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Native bismuth is a mineral of the native element group, which very rarely occurs in nature, developing small rhombohedral or cuboid forms that resemble crystals. It usually develops grainy aggregates – compact, lamellate or dendritic.

 

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Native bismuth is a mineral of the native element group, which very rarely occurs in nature, developing small rhombohedral or cuboid forms that resemble crystals. It usually develops grainy aggregates – compact, lamellate or dendritic. It is created due to processes related to igneous and hydrothermal activity. Native bismuth most often occurs in ore veins, in deposits of tin, wolfram, cobalt, and uranium. It primarily occurs in Bolivia and the specimen in the museum collection comes from there.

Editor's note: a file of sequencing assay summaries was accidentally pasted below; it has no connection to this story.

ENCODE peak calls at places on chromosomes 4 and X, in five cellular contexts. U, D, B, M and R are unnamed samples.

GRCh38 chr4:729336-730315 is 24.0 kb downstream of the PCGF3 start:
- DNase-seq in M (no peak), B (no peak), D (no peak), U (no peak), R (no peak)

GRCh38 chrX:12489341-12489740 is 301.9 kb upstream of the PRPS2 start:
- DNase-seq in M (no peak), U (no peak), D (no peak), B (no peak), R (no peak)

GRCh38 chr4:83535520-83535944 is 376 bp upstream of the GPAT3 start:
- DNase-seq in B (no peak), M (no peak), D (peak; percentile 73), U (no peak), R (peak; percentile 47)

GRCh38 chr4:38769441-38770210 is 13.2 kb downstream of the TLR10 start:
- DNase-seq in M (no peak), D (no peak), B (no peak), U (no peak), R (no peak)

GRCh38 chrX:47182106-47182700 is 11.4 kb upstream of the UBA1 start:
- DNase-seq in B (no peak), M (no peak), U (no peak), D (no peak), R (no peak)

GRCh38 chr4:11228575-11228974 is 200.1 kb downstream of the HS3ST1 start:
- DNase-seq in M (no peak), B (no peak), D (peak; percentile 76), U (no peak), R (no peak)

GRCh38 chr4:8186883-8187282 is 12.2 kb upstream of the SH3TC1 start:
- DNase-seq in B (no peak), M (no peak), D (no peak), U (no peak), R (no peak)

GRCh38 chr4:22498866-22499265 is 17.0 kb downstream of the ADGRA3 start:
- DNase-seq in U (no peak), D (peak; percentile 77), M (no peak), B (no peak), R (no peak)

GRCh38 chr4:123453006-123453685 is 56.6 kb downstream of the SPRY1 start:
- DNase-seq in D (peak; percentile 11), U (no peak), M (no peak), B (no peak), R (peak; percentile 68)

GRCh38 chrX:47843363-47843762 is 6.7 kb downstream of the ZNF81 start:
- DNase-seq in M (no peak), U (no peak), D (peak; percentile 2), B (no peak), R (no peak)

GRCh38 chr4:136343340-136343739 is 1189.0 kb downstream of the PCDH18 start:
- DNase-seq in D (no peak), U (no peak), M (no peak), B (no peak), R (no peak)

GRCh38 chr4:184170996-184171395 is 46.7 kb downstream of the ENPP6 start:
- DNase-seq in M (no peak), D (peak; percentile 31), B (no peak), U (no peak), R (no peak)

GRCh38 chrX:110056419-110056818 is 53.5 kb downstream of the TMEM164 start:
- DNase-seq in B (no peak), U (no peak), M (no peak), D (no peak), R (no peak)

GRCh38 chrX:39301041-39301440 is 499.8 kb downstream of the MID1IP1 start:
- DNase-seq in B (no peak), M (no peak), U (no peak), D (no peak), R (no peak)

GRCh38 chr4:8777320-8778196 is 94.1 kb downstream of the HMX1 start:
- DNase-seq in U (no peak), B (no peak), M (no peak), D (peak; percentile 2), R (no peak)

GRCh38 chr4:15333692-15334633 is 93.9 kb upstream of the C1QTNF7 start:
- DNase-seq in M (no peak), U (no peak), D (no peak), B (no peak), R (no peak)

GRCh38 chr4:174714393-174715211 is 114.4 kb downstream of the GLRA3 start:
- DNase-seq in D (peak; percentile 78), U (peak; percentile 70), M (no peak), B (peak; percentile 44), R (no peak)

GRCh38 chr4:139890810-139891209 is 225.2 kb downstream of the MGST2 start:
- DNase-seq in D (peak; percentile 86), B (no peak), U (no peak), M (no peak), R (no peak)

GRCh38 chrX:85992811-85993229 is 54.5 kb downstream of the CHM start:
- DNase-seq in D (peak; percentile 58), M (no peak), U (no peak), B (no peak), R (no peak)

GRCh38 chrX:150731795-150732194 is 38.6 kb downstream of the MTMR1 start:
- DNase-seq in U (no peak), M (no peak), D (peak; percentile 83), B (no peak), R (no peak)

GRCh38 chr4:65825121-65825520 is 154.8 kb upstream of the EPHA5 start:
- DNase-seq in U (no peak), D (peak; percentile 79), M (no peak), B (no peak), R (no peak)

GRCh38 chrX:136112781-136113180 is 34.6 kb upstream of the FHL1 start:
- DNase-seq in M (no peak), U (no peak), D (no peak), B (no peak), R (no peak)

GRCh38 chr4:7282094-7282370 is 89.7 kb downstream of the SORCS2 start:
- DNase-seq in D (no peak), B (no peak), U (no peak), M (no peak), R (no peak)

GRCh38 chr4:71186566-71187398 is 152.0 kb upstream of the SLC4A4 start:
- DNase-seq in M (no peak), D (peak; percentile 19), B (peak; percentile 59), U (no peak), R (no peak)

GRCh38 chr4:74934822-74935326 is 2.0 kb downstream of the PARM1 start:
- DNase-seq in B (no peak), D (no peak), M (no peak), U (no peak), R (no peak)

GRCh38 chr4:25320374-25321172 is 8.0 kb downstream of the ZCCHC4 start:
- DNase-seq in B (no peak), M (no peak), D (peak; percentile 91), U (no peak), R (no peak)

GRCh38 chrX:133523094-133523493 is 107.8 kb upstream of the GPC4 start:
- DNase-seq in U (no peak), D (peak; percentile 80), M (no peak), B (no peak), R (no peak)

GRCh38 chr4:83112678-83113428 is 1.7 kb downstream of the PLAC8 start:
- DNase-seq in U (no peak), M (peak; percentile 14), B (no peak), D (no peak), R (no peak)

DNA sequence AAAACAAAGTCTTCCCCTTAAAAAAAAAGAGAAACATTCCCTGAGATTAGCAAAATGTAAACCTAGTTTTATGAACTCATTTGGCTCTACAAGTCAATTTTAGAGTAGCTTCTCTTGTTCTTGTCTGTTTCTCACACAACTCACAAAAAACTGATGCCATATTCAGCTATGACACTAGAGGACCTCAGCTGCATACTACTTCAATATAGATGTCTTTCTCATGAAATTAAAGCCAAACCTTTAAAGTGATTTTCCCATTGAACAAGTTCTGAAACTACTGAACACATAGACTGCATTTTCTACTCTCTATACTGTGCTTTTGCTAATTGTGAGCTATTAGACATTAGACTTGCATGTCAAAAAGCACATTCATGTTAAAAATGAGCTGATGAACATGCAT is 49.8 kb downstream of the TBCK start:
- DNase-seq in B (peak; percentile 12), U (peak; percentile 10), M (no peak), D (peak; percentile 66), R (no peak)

This bismuth was part of the mineral collection which was donated by Ignacy Domeyko to the Academy of Learning during his visit to Kraków in 1884, which he mentioned in the 5th volume of Moje podróże, Pamiętniki wygnańca [My journeys, The Exile's Journal], published in Wrocław in the years 1962–1963.
The specimen is accompanied by a specification certificate written by Ignacy Domeyko in French, including additional notes concerning the mineral, e.g. the forms of its occurrence.

Elaborated by Barbara Kietlińska-Michalik (The Geological Museum of the Institute of Geological Sciences, Polish Academy of Sciences), editorial team of Małopolska’s Virtual Museums, © all rights reserved

Bibliography:
Jerzy Żaba, Ilustrowana Encyklopedia Skał i Minerałów, Katowice 2010.

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